Then religion was another thing in my research, when I was doing all the casting process, I did more than 700 interviews for the film with different teenagers and people. After some interviews I realized there are so many people involved in church and religion, so I was interested in that. I decided to go deeper and then I realized it was a phenomenon in my city. There were a lot of churches like this. I didn’t want to judge those kind of things, I just wanted to portray. It’s also a sign of some kind of emptiness in the soul that people have after some political problems, violence. That’s how it’s related. Some people arrive in the city escaping from violence and when they arrive they find these churches as the place where they can solve the soul. It’s just a sign that there is a problem in society, especially in the character of María. She was like this in real life, she likes these kinds of things. Once again, I didn’t want to judge her, I just wanted to show that there is the ambiance, too. If you remember the relationship with Ras, he’s not bad or good, he’s just another generation and he likes art. He’s an artist, so he doesn’t want to work in constructing buildings, he wants to go paint. He has a big sensibility, but María also is like an artist. Somehow she knows how to sing and I discovered that when I chose her as an actress. She told me, “No, I’m a singer,” so she starts singing. She sings so beautiful so I changed the character, “You go to the church, but you’re also going to be a singer in the film.” I found this very nice, because it connected two characters that are fighting in the film, but they’re both artists, they have sensibility.

I didn’t want to judge the politics, just to put it on the screen and then people can think whatever they want. Some artists think that if you speak about politics, you are old school and I don’t like that. I don’t think politics and art should be so separate. I think sometimes they’re the same, everything is very political, but I don’t want to have a specific speech, I just want to create a polemic [laughs]. In my country people don’t want to say these things. Our slogan for our film is “We’ll Never Be Silent Again” and we’re doing this kind of campaigning in Colombia, because when you speak about freedom and freedom in films, people can feel attached. Everyone loves freedom, it doesn’t matter the context or the country or who you are – somehow everyone loves freedom.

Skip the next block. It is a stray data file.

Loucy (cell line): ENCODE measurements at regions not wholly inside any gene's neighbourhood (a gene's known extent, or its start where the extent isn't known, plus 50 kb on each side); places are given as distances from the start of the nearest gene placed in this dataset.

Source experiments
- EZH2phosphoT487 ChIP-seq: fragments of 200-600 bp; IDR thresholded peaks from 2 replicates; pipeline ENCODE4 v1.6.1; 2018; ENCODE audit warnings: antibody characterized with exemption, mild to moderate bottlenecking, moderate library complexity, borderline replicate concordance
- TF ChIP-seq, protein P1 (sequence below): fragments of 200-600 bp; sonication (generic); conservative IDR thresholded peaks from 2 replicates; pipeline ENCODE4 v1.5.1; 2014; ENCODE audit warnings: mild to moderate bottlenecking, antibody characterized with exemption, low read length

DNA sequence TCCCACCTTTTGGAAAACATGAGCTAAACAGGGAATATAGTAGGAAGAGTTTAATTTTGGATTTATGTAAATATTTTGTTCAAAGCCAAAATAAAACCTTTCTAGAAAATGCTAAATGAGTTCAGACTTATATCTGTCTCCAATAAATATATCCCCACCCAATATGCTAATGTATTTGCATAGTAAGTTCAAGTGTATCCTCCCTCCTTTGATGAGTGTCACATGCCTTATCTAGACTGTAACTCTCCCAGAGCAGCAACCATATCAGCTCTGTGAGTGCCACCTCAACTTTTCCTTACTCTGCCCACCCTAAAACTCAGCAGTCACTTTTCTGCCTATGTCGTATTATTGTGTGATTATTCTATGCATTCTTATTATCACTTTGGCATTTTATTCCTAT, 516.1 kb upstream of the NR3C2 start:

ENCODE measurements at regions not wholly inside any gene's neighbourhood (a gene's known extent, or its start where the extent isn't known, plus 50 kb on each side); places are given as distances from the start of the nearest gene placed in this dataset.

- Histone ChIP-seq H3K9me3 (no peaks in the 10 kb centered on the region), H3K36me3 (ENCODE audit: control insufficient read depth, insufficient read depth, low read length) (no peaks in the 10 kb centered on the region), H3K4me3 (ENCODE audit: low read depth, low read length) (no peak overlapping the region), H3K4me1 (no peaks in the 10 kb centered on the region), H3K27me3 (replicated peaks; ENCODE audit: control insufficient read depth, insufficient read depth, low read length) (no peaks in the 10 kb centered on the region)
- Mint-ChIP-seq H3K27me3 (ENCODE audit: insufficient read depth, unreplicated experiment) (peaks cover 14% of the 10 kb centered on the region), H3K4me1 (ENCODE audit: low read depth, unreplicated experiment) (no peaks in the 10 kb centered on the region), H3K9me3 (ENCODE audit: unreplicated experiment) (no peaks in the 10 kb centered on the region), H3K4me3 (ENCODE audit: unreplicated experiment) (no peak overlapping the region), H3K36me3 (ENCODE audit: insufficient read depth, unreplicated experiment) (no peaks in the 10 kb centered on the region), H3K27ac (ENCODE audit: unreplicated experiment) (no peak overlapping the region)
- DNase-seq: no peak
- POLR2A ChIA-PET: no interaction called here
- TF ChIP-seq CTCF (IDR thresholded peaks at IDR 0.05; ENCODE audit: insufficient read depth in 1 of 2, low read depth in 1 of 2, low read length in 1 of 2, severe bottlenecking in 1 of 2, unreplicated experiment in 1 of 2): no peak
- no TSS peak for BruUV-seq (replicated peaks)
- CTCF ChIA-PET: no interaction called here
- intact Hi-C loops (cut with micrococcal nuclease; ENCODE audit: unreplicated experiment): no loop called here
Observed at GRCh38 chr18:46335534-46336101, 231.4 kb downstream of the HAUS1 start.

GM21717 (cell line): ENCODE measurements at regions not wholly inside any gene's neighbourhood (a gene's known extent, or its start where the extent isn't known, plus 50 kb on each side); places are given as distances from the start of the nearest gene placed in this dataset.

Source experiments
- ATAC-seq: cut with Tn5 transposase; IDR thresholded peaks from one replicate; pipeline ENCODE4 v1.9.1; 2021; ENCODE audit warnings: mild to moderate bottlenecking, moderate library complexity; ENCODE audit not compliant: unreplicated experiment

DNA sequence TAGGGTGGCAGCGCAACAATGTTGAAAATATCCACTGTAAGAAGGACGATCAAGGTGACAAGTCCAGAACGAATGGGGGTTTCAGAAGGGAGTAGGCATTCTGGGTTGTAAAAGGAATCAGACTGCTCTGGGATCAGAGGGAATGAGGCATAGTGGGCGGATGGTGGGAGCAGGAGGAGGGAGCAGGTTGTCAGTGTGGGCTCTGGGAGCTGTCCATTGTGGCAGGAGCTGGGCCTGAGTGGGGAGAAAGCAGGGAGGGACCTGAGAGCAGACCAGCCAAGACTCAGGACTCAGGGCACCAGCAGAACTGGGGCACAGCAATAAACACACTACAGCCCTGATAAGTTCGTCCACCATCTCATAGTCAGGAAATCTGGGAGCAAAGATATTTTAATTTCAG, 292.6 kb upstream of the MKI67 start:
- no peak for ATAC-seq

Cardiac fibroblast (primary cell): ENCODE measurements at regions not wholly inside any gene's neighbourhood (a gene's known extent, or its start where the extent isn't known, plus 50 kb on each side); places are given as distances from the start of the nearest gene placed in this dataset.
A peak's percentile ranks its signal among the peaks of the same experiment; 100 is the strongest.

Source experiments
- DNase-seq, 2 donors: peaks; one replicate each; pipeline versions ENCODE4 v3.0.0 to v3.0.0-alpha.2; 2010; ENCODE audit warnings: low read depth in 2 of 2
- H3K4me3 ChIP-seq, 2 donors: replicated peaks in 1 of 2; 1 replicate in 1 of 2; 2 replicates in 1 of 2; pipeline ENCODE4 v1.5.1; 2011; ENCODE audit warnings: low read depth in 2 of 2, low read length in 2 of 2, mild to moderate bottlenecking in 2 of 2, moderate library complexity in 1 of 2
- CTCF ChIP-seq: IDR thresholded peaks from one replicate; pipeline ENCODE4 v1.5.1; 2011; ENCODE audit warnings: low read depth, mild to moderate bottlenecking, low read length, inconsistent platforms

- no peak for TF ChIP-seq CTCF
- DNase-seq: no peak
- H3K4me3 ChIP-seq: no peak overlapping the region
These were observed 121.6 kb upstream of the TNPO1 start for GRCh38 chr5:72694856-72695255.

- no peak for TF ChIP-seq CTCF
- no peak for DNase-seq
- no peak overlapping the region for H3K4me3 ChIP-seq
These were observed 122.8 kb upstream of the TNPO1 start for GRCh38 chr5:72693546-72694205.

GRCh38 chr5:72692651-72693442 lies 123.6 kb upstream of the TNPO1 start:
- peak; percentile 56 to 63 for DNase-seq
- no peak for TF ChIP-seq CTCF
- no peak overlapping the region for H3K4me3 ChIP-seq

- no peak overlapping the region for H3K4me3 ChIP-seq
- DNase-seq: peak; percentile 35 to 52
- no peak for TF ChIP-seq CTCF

What about the urban and the rural divide, the tree in the water at the end? What does it say that that’s where the boys end up? It’s an inspiration to them as artists, too. They’re so based in the city the whole film and they’re almost punished being taken out to the wilderness, but they kind of enjoy that and they get something out of it.

Yeah, it has a very symbolic meaning for me. Of course it’s a very open meaning in terms of people reflecting on it however they want. It’s a sign of what I’m pretending to express. It’s in the same way as the title: even if there is all this shit around, these obstacles, there is life and there is this hope. I have hope a little bit. At the same time, at the end, what do you have? You have these roots. You have to get close to real love, real people that you know are your people. I’m a very familiar person, but I don’t consider family a conservative institution. I think your grandmother has to be your best soldier, really, it’s very idealistic, but I like family. I like the concept of family, but not as old and conservative ways. We have to create another model of family, that’s why I wanted to end the film with a giant tree, because at the end you just have that. You have your roots, your people, your blood. It’s like the origin of life and that’s why they talk about the mother, because mother is the symbol of the beginning of everything. This film was very personal for me because it was based in my own experience, my relatives appear in the film, so I wanted to create something at the end that was more sensitive than narrative. It’s definitely not to try to say something specific, I want people just to feel. When you see the film in a theatre, you can feel the sound. It closes the film in a way that feels more metaphoric, close to something poetic, more like a dream. When I was trying to get the money for the film, I said it was going to a mixture between real fiction and a dream.